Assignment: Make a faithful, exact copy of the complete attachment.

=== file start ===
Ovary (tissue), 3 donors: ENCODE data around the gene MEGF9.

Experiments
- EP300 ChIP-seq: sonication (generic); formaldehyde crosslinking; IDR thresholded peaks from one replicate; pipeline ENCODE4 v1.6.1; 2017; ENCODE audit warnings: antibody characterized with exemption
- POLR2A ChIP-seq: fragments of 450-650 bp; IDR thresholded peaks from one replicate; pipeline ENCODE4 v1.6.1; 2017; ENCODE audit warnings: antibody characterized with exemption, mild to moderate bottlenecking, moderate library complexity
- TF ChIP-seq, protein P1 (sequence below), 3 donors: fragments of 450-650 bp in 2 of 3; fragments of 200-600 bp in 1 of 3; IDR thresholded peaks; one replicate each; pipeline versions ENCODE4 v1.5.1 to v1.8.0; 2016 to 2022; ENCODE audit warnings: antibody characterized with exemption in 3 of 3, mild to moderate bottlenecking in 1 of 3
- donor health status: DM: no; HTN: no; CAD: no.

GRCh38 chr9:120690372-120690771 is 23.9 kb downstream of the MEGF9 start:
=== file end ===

Ovary (tissue), 3 donors: ENCODE data around the gene MEGF9.

Experiments
- EP300 ChIP-seq: sonication (generic); formaldehyde crosslinking; IDR thresholded peaks from one replicate; pipeline ENCODE4 v1.6.1; 2017; ENCODE audit warnings: antibody characterized with exemption
- POLR2A ChIP-seq: fragments of 450-650 bp; IDR thresholded peaks from one replicate; pipeline ENCODE4 v1.6.1; 2017; ENCODE audit warnings: antibody characterized with exemption, mild to moderate bottlenecking, moderate library complexity
- TF ChIP-seq, protein P1 (sequence below), 3 donors: fragments of 450-650 bp in 2 of 3; fragments of 200-600 bp in 1 of 3; IDR thresholded peaks; one replicate each; pipeline versions ENCODE4 v1.5.1 to v1.8.0; 2016 to 2022; ENCODE audit warnings: antibody characterized with exemption in 3 of 3, mild to moderate bottlenecking in 1 of 3
- donor health status: DM: no; HTN: no; CAD: no.

GRCh38 chr9:120690372-120690771 is 23.9 kb downstream of the MEGF9 start: